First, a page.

If I wasn’t on a horse I was at Shawnee Peak. I started skiing at three and as I got older I ski raced and was really into that ... I was in the USSA, which is the US Ski Association. I did the slalom and giant slalom and qualified for the Junior Olympics when I was 15. I was number one in New England at the time, but at 17, I hurt my knee and by 18 I had to give it up.
Q: Was there anything you wanted to be when you grew up?
A: An Olympic ski racer and a horse trainer. I always wanted to work with kids too.
Q: Where did you go to school?
A: I was home-schooled, but went to a few classes at Lake Region and was also on the ski team, so I had the best of both worlds.
Q: Did you get into mischief or play pranks?
A: No, I think I was just too busy. I did have one sister Meg who was very girly ... so when she would come in the barn and I would be all dirty, I would try to push her into the horse poop. She was all dresses with fancy shoes and I was jeans with cowboy boots.
Q: What have you had for jobs?
A: In high school I worked at the Antique Revival Ice cream shop on the causeway and was a photographer's assistant. I would just help; doing things like stamping the photos when they came in and putting the wedding photos together. I worked myself up to manager.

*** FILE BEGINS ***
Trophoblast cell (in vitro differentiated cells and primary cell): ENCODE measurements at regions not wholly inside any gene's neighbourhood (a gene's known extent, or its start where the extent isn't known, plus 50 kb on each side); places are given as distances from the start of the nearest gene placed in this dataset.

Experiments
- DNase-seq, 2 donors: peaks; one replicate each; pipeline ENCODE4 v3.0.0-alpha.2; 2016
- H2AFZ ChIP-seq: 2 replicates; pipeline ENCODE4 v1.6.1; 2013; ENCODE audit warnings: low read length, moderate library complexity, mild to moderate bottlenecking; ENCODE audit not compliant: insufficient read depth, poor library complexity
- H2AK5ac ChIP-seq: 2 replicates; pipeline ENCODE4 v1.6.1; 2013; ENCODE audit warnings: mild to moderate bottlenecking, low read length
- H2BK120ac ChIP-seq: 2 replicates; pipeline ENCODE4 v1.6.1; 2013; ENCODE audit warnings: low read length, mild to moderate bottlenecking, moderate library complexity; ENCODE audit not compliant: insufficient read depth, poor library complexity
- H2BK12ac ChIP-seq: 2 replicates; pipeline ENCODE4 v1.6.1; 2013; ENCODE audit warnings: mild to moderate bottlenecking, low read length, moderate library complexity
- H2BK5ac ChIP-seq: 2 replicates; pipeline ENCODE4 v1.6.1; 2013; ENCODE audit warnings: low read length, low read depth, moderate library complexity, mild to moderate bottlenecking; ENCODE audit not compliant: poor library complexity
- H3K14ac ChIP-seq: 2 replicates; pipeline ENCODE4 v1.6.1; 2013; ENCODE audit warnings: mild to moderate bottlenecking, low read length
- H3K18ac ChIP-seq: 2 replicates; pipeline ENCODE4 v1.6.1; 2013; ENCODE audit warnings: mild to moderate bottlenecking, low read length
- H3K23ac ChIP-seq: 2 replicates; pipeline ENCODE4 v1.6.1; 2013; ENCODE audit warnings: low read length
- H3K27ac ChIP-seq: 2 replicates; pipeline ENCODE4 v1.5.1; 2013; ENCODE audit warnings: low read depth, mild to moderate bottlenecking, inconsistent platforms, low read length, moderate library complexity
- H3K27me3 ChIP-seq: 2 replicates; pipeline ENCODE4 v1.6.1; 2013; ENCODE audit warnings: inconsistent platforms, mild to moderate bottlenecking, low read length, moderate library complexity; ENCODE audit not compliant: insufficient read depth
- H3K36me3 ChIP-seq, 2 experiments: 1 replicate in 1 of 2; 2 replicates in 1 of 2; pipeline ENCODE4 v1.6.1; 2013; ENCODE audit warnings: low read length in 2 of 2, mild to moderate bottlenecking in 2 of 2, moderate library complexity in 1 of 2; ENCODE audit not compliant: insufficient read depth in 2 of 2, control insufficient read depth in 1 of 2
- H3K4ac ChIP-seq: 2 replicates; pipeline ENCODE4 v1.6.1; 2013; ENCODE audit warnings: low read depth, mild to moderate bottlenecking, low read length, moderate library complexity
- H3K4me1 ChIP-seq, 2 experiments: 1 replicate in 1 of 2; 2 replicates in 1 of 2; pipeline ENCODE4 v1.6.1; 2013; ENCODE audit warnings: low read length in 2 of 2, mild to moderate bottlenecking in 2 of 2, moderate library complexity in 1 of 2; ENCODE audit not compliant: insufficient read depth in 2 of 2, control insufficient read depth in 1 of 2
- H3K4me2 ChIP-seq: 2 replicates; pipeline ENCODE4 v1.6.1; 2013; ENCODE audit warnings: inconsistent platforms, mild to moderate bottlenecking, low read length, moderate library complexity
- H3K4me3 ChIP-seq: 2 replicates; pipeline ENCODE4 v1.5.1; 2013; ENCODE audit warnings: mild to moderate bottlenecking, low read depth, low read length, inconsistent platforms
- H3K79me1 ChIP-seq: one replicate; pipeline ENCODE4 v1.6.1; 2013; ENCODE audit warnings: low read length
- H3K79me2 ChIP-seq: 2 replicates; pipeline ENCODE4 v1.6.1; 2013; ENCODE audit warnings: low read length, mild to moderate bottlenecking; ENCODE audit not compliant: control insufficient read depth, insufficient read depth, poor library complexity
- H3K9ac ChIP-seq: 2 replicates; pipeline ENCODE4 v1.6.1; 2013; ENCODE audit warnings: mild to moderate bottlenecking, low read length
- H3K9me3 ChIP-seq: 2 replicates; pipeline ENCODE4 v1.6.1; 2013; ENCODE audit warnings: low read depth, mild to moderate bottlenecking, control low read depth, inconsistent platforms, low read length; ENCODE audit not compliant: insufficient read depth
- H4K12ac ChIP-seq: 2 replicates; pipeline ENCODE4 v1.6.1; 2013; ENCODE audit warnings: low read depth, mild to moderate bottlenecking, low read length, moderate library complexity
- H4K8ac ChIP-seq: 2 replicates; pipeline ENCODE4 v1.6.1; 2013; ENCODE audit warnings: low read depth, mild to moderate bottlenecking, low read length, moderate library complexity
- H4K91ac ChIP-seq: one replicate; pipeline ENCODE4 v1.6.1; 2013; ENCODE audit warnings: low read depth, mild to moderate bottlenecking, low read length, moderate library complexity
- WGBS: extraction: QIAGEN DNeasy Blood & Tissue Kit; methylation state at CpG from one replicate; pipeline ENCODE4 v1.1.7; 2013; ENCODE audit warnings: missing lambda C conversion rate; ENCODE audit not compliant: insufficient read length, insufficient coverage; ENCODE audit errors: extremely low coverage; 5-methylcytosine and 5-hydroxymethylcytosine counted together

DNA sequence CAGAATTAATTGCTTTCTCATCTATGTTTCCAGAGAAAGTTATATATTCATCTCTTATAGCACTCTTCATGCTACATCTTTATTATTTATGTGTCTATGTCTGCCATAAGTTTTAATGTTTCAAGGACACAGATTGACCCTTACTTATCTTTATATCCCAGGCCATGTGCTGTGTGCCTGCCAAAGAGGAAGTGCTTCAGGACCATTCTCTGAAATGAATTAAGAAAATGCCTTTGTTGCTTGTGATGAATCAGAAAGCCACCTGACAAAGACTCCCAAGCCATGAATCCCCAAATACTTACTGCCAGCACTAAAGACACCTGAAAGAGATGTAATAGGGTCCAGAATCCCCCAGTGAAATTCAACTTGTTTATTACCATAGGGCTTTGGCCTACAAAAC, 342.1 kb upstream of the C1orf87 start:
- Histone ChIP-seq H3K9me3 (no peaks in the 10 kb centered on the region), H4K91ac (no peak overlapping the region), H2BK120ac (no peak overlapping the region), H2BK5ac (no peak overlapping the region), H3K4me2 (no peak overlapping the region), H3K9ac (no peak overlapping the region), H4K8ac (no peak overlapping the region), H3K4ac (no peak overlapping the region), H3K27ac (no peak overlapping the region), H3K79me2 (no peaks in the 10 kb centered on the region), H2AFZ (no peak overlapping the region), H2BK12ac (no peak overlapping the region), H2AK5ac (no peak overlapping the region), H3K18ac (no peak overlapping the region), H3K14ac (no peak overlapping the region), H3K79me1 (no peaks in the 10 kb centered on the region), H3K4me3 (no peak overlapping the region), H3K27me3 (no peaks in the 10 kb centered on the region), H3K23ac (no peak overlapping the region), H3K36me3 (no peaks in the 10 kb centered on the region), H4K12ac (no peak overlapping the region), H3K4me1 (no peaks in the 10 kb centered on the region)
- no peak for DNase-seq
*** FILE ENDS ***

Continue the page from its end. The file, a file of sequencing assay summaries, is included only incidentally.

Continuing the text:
At 19 I started coaching skiing for Lake Region and the USSA at Shawnee Peak.
Q: When and how did you meet your spouse?
A: I was 22 and working at UNUM. Jeffrey was 32 and we met through horses.
I was at my parents and he came to teach us how to drive horses.
I had grown up riding horses and we really wanted to learn to drive them. He had grown up in a farm in Harrison and came to teach us.
We hit it off right away and shortly after I met Jeff, I stopped working at Unum and started training horses and started to help him run his farm and sell grain. He also owned McWin Inc. and it’s an excavation firm that we still own.
It really worked out well. He likes the excavating, but really loved the farming.
In the winters I was still coaching ski racing.
We dated for around five years and got married on 7/7/07. We hadn’t gotten married because of the date, but we were trying to find a date when family would all be around and that was always July Fourth, so we checked for the next Saturday and that happened to be on that date. Sevens must be our lucky number. Jeff’s birthday is 11/7/71 and he even has quite a few sevens in his social security number.